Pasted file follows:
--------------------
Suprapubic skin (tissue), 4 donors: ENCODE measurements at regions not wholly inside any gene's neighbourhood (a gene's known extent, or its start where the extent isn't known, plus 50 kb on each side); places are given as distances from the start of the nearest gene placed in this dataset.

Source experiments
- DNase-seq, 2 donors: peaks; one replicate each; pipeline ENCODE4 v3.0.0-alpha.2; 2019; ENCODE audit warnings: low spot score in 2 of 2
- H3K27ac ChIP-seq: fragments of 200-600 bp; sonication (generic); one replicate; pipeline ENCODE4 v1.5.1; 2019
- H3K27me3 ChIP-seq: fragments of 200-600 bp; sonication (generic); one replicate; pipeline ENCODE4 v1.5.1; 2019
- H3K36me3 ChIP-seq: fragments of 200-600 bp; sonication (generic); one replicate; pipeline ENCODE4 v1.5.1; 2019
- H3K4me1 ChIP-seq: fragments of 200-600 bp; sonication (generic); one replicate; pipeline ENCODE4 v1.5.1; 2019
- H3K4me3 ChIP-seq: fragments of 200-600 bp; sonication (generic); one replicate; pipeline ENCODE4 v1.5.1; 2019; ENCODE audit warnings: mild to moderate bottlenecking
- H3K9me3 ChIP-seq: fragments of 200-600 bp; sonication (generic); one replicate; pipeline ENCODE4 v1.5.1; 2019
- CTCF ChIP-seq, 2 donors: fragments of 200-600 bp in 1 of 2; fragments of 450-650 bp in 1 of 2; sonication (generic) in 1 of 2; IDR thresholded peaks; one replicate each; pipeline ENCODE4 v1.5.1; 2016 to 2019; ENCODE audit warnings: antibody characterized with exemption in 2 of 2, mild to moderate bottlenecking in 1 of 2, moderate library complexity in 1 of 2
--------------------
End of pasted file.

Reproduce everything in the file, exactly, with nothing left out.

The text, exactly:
Suprapubic skin (tissue), 4 donors: ENCODE measurements at regions not wholly inside any gene's neighbourhood (a gene's known extent, or its start where the extent isn't known, plus 50 kb on each side); places are given as distances from the start of the nearest gene placed in this dataset.

Source experiments
- DNase-seq, 2 donors: peaks; one replicate each; pipeline ENCODE4 v3.0.0-alpha.2; 2019; ENCODE audit warnings: low spot score in 2 of 2
- H3K27ac ChIP-seq: fragments of 200-600 bp; sonication (generic); one replicate; pipeline ENCODE4 v1.5.1; 2019
- H3K27me3 ChIP-seq: fragments of 200-600 bp; sonication (generic); one replicate; pipeline ENCODE4 v1.5.1; 2019
- H3K36me3 ChIP-seq: fragments of 200-600 bp; sonication (generic); one replicate; pipeline ENCODE4 v1.5.1; 2019
- H3K4me1 ChIP-seq: fragments of 200-600 bp; sonication (generic); one replicate; pipeline ENCODE4 v1.5.1; 2019
- H3K4me3 ChIP-seq: fragments of 200-600 bp; sonication (generic); one replicate; pipeline ENCODE4 v1.5.1; 2019; ENCODE audit warnings: mild to moderate bottlenecking
- H3K9me3 ChIP-seq: fragments of 200-600 bp; sonication (generic); one replicate; pipeline ENCODE4 v1.5.1; 2019
- CTCF ChIP-seq, 2 donors: fragments of 200-600 bp in 1 of 2; fragments of 450-650 bp in 1 of 2; sonication (generic) in 1 of 2; IDR thresholded peaks; one replicate each; pipeline ENCODE4 v1.5.1; 2016 to 2019; ENCODE audit warnings: antibody characterized with exemption in 2 of 2, mild to moderate bottlenecking in 1 of 2, moderate library complexity in 1 of 2